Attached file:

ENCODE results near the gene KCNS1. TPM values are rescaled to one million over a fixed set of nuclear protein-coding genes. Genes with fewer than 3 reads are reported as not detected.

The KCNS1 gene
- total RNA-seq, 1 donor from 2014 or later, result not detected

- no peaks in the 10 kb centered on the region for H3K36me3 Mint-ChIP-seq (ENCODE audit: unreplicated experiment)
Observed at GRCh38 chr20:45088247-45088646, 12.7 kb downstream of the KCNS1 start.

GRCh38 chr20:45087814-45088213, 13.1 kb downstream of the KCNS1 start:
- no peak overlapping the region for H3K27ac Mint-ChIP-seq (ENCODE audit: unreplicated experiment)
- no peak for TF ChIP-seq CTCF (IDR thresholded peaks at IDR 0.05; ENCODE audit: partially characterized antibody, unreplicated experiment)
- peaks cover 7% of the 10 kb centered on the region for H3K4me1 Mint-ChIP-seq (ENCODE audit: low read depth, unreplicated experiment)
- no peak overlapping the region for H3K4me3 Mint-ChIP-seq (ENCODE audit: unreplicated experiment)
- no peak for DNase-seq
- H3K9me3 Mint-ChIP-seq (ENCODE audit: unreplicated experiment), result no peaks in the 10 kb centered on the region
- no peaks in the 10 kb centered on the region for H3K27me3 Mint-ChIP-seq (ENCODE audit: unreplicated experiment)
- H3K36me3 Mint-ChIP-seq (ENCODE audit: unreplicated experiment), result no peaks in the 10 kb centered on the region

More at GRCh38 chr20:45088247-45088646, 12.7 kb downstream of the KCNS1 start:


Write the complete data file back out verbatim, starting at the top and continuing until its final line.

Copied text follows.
ENCODE results near the gene KCNS1. TPM values are rescaled to one million over a fixed set of nuclear protein-coding genes. Genes with fewer than 3 reads are reported as not detected.

The KCNS1 gene
- total RNA-seq, 1 donor from 2014 or later, result not detected

- no peaks in the 10 kb centered on the region for H3K36me3 Mint-ChIP-seq (ENCODE audit: unreplicated experiment)
Observed at GRCh38 chr20:45088247-45088646, 12.7 kb downstream of the KCNS1 start.

GRCh38 chr20:45087814-45088213, 13.1 kb downstream of the KCNS1 start:
- no peak overlapping the region for H3K27ac Mint-ChIP-seq (ENCODE audit: unreplicated experiment)
- no peak for TF ChIP-seq CTCF (IDR thresholded peaks at IDR 0.05; ENCODE audit: partially characterized antibody, unreplicated experiment)
- peaks cover 7% of the 10 kb centered on the region for H3K4me1 Mint-ChIP-seq (ENCODE audit: low read depth, unreplicated experiment)
- no peak overlapping the region for H3K4me3 Mint-ChIP-seq (ENCODE audit: unreplicated experiment)
- no peak for DNase-seq
- H3K9me3 Mint-ChIP-seq (ENCODE audit: unreplicated experiment), result no peaks in the 10 kb centered on the region
- no peaks in the 10 kb centered on the region for H3K27me3 Mint-ChIP-seq (ENCODE audit: unreplicated experiment)
- H3K36me3 Mint-ChIP-seq (ENCODE audit: unreplicated experiment), result no peaks in the 10 kb centered on the region

More at GRCh38 chr20:45088247-45088646, 12.7 kb downstream of the KCNS1 start: